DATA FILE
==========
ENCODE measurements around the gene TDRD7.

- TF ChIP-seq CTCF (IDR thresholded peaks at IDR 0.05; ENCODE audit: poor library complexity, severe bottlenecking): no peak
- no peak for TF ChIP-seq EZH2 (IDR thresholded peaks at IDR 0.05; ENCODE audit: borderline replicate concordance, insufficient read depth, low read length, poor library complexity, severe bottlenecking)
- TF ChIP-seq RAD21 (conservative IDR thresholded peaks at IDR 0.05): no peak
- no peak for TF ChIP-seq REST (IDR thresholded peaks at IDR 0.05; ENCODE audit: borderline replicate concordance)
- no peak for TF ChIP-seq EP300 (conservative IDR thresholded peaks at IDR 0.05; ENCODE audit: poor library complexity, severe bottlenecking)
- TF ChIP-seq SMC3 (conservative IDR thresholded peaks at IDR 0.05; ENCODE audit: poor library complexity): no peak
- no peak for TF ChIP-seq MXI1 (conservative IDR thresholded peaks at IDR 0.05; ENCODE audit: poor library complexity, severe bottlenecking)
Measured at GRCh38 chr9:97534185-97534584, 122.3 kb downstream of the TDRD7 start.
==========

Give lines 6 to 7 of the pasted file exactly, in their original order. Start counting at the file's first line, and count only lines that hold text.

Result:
- no peak for TF ChIP-seq EP300 (conservative IDR thresholded peaks at IDR 0.05; ENCODE audit: poor library complexity, severe bottlenecking)
- TF ChIP-seq SMC3 (conservative IDR thresholded peaks at IDR 0.05; ENCODE audit: poor library complexity): no peak